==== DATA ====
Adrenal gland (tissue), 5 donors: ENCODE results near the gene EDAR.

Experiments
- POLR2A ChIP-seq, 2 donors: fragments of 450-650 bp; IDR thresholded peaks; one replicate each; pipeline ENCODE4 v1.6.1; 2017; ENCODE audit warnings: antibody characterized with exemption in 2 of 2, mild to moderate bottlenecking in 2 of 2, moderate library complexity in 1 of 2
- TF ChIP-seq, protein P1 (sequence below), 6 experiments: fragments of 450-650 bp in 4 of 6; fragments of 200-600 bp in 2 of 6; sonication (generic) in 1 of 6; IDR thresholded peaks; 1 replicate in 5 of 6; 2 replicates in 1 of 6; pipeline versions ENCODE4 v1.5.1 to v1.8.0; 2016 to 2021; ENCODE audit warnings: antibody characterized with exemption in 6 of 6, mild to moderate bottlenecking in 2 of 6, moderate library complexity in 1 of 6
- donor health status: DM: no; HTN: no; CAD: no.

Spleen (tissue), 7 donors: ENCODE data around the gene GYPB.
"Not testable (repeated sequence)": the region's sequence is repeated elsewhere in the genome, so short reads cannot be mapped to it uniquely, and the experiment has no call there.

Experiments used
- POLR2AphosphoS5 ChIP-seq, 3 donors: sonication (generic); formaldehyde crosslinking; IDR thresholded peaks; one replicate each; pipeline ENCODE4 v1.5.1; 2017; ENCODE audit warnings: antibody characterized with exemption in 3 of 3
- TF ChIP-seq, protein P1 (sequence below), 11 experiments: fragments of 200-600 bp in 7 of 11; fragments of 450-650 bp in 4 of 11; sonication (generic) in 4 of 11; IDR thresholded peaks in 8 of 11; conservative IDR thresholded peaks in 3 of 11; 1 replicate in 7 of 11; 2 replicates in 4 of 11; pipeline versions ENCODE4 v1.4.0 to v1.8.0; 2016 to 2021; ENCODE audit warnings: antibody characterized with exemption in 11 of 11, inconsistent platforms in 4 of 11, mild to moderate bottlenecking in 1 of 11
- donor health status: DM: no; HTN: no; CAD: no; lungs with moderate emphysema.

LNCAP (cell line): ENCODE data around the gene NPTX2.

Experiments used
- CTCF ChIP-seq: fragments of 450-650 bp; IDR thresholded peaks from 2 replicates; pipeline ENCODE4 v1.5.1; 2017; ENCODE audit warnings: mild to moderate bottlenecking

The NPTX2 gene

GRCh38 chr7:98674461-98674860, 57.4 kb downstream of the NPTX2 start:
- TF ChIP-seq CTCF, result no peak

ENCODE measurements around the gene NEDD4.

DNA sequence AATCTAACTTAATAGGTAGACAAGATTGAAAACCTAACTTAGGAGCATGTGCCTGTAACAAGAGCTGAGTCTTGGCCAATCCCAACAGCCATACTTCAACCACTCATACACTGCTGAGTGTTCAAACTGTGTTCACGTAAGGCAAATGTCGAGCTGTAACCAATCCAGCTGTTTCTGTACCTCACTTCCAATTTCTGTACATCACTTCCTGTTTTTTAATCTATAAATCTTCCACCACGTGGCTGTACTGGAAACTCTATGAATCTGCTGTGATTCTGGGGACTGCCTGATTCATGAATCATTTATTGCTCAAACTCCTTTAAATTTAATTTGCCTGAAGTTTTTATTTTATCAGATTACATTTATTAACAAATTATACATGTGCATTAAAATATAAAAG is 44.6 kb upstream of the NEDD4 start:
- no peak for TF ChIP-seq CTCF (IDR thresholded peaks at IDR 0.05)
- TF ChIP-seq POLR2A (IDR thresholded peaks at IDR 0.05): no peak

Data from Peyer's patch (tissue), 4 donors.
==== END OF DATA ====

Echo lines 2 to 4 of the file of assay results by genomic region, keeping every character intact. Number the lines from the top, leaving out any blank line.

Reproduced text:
Experiments
- POLR2A ChIP-seq, 2 donors: fragments of 450-650 bp; IDR thresholded peaks; one replicate each; pipeline ENCODE4 v1.6.1; 2017; ENCODE audit warnings: antibody characterized with exemption in 2 of 2, mild to moderate bottlenecking in 2 of 2, moderate library complexity in 1 of 2
- TF ChIP-seq, protein P1 (sequence below), 6 experiments: fragments of 450-650 bp in 4 of 6; fragments of 200-600 bp in 2 of 6; sonication (generic) in 1 of 6; IDR thresholded peaks; 1 replicate in 5 of 6; 2 replicates in 1 of 6; pipeline versions ENCODE4 v1.5.1 to v1.8.0; 2016 to 2021; ENCODE audit warnings: antibody characterized with exemption in 6 of 6, mild to moderate bottlenecking in 2 of 6, moderate library complexity in 1 of 6